For every uninspiring fact in a history book there’s a humorous, delightful, enlightening, sad, bewildering, or shameful story connected to it. Those stories can be unearthed with a little detective work. They can be found in the archival photos at a local museum, the façade of an old brick building on main street, or back issues in the basement of a small town newspaper office. Sometimes it means looking no further than the dinner table. Maybe it’s a 100-year-old aunt who has fading memories of World War I soldiers returning from Europe. Or a grandmother who danced the Charleston in the Roaring Twenties. Or an uncle who served in Viet Nam and never told his stories because no one ever asked.
As pervasive as stagecoaches (popularly known as shake-guts) were in the early years of America, it shouldn’t be surprising that women who possessed a significant dose of grit and an ounce of entrepreneurial spirit engaged in one way or another in stagecoach enterprises. Though their contributions to stagecoach history were often overlooked, women drove stagecoaches, groomed and shod the stage horses, hoisted mailbags and boxes of gold bullion, negotiated contracts, bought and managed stage lines, defended (with their six-shooters) their cargo from bandits, and robbed stages in addition to fulfilling their traditional roles as housekeepers, cooks, and laundresses—and, oh yes, mothers to multiple children.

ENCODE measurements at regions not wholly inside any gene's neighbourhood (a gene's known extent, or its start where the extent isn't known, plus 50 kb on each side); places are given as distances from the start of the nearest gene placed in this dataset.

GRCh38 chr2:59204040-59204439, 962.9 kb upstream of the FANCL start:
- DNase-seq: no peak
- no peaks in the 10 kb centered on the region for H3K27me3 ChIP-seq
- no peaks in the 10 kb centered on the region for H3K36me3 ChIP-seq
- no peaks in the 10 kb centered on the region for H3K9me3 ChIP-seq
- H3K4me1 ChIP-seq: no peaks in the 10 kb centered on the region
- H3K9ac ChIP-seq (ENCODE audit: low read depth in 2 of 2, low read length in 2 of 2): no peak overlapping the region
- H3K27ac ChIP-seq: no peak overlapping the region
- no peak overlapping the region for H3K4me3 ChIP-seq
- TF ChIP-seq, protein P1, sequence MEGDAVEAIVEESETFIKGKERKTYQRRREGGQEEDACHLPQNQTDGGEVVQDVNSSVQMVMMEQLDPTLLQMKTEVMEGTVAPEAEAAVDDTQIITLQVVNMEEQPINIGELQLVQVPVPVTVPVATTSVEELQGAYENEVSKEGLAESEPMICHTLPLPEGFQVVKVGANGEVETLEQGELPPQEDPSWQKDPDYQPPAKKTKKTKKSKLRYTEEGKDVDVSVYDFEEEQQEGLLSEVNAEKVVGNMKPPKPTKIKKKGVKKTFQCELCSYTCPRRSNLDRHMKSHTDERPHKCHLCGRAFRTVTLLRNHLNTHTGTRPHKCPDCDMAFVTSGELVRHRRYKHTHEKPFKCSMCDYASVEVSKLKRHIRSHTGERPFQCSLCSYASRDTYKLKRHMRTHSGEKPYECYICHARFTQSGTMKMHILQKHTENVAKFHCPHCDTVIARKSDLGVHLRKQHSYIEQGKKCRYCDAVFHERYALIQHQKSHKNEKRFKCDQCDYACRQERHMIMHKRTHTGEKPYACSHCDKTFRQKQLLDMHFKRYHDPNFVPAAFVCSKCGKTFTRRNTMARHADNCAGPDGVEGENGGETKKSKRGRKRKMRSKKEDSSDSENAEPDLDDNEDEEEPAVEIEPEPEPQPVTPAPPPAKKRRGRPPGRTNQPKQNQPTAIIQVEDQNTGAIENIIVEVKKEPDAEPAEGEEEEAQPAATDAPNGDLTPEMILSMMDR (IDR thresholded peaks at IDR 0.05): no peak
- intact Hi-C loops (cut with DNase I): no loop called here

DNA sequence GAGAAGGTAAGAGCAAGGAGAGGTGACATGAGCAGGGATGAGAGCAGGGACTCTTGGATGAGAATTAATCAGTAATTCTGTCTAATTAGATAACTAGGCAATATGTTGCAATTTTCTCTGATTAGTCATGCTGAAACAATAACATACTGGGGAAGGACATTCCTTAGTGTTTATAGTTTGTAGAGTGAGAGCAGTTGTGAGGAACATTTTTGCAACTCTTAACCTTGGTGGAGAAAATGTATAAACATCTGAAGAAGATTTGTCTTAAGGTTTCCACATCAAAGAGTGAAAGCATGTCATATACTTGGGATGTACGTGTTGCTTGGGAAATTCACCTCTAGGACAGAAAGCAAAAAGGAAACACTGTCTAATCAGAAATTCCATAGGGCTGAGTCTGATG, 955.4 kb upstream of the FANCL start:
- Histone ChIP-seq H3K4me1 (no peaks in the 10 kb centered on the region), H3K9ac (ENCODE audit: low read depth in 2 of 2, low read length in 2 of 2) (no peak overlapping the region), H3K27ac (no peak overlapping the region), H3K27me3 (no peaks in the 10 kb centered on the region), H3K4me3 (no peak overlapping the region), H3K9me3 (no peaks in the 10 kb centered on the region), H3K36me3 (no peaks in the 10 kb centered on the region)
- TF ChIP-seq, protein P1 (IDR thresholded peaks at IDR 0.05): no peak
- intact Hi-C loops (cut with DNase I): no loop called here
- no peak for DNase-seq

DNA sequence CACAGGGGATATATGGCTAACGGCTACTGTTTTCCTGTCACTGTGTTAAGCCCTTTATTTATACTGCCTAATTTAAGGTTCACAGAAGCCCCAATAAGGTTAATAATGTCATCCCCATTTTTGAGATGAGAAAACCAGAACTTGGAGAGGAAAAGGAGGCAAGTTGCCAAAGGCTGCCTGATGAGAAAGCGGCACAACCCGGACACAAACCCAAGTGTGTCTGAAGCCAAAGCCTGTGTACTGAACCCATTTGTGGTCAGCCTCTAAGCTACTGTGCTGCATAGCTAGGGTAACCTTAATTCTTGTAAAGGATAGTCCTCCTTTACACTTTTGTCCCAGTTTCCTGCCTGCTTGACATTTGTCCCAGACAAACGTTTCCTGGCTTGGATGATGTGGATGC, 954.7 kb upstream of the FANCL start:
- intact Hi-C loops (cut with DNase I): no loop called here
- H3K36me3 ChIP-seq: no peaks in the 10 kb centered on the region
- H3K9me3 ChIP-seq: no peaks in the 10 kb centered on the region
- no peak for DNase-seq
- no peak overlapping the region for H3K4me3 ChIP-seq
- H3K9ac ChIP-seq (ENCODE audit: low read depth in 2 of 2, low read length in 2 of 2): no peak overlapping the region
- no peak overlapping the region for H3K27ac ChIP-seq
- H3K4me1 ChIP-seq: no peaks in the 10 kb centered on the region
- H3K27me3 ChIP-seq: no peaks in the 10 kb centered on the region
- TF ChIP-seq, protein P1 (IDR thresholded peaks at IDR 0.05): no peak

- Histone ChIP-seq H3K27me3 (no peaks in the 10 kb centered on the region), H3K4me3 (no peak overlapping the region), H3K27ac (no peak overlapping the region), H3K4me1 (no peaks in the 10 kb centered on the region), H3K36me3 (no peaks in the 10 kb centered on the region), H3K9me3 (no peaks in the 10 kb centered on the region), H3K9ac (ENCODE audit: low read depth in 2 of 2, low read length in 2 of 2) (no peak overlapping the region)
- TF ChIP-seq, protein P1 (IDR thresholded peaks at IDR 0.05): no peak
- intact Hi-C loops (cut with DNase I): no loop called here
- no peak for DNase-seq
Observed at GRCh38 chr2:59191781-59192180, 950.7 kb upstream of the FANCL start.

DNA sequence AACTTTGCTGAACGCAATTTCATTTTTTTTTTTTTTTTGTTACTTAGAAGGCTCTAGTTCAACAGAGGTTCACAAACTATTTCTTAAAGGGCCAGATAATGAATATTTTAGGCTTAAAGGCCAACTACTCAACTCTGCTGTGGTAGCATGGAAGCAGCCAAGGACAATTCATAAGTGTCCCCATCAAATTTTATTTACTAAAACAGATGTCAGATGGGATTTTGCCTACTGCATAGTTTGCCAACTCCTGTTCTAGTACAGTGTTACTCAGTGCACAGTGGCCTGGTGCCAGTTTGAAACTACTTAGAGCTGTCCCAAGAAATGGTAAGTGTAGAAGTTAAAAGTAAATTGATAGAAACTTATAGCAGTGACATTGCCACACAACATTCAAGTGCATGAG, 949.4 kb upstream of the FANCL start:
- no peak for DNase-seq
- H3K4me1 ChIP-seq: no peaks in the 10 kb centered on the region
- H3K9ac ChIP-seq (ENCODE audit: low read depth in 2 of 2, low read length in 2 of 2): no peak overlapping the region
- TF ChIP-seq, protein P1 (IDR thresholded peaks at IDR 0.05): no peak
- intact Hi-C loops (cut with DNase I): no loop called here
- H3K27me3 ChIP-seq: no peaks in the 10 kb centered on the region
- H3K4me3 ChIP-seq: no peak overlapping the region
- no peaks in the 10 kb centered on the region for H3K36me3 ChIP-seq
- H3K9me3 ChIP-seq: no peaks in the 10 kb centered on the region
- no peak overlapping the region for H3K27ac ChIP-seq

Stagecoach Women offers an expansive overview of stagecoach history in the United States enriched by the personal stories of women who contributed to the evolution and success of a captivating facet of American history. Prepare for a teeth-rattling, romance-shattering journey that jolts away preconceived notions about women and stagecoaches and surprises with its twists and turns.